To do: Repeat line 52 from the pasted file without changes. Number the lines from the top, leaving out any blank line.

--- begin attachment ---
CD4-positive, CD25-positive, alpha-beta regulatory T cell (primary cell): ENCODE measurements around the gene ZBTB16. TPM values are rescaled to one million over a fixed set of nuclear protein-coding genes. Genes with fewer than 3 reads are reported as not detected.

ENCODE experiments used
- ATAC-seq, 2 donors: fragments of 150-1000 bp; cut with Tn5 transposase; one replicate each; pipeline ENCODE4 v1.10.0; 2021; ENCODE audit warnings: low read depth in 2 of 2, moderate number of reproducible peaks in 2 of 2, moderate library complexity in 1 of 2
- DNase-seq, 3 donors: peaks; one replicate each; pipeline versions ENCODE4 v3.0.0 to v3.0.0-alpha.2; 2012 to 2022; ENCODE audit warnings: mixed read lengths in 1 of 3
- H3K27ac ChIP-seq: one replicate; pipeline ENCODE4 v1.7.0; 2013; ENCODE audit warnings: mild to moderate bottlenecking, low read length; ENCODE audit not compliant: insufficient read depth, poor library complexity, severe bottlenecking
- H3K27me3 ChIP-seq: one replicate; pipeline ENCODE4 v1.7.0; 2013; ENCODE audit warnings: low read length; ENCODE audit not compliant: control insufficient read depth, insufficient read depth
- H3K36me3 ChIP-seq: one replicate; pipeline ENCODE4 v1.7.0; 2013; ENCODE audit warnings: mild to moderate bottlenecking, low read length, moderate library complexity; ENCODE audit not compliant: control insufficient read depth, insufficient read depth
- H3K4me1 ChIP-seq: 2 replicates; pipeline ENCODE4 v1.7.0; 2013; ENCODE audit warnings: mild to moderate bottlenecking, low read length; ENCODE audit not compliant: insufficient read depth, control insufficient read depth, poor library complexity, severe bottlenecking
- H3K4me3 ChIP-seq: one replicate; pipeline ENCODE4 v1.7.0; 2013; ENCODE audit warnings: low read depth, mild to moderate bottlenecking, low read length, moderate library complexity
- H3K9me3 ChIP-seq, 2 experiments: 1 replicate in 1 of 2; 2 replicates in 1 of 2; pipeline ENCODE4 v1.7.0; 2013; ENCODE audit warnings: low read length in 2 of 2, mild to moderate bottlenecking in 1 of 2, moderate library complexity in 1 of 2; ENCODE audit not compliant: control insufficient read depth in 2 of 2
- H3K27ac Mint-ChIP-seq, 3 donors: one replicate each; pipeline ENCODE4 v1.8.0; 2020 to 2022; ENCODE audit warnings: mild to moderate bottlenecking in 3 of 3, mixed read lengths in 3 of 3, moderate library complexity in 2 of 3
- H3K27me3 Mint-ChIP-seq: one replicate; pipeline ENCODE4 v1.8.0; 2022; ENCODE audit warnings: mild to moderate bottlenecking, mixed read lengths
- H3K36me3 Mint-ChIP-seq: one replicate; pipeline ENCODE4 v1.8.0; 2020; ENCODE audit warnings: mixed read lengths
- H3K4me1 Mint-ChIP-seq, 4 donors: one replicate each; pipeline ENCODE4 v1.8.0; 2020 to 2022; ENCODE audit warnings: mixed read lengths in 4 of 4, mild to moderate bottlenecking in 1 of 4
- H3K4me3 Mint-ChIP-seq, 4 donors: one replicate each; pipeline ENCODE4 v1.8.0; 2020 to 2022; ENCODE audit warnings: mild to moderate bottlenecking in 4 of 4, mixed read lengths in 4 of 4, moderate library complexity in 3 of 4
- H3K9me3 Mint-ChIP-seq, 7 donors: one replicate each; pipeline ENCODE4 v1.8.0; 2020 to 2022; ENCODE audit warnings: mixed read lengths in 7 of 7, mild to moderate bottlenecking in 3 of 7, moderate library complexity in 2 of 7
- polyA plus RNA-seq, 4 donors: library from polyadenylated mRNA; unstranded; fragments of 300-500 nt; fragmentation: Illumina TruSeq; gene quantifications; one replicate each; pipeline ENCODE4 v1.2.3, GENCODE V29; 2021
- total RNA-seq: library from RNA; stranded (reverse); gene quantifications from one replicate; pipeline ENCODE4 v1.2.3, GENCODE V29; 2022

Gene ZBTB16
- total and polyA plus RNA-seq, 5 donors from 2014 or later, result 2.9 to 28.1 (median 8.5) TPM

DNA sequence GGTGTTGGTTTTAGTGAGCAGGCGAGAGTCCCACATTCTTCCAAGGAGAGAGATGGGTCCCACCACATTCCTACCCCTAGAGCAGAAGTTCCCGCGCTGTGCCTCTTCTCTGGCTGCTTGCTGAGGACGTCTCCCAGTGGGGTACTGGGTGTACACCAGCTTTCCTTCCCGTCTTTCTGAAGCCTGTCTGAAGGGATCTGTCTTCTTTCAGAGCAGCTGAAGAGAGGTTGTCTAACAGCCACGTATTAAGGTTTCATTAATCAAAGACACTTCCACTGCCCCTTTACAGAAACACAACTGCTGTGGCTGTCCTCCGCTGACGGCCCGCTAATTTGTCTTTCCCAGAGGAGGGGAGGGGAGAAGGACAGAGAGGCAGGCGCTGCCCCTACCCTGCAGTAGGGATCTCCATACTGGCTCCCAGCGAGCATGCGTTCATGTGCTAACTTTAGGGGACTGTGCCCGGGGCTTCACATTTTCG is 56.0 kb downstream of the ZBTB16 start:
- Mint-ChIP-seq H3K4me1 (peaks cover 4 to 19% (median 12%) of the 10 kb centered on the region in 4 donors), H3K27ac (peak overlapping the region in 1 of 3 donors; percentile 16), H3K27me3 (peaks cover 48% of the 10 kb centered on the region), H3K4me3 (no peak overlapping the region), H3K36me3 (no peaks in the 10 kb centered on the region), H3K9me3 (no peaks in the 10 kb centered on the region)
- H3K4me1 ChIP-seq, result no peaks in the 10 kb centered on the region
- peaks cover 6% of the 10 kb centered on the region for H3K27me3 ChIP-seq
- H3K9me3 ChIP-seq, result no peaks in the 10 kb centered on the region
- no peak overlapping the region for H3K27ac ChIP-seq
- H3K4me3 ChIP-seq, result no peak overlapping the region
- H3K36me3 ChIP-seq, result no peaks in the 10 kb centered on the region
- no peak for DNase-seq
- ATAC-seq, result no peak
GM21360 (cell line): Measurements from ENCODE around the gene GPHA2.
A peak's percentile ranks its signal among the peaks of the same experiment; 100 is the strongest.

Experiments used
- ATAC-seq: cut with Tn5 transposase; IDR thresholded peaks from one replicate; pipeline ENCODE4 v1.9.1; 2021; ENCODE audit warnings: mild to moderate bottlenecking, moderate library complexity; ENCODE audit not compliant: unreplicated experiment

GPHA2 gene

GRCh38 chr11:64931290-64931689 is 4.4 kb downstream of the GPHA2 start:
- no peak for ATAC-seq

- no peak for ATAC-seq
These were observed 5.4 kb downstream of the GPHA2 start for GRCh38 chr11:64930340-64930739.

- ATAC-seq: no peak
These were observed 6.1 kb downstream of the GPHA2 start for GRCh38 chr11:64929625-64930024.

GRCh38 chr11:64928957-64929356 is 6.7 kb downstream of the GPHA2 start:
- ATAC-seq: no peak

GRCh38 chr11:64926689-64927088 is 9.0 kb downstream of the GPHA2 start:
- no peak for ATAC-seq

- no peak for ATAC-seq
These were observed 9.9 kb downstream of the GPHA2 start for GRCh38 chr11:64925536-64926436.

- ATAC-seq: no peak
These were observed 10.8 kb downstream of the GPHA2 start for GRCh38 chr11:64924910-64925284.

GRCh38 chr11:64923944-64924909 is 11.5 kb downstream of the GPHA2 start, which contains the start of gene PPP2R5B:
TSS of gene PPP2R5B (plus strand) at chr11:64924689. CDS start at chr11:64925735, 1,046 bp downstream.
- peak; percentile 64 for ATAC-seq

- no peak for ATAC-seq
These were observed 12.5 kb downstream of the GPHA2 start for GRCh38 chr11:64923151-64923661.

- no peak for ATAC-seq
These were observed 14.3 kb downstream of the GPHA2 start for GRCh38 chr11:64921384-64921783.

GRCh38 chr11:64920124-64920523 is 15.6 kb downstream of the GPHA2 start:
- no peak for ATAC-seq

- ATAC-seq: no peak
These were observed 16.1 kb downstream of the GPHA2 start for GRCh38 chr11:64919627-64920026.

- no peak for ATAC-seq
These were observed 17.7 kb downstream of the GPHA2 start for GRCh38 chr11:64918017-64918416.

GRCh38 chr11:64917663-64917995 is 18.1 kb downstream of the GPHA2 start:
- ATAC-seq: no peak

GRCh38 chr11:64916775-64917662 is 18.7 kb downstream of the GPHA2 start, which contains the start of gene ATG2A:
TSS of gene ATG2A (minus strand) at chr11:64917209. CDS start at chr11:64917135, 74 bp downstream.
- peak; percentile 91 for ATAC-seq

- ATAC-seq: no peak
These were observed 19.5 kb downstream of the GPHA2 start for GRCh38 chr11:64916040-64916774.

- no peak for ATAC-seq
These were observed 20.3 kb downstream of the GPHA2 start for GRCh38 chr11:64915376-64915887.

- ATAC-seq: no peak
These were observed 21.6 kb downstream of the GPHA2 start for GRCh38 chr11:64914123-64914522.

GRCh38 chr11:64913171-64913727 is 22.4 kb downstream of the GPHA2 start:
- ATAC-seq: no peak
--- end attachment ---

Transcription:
- peak; percentile 64 for ATAC-seq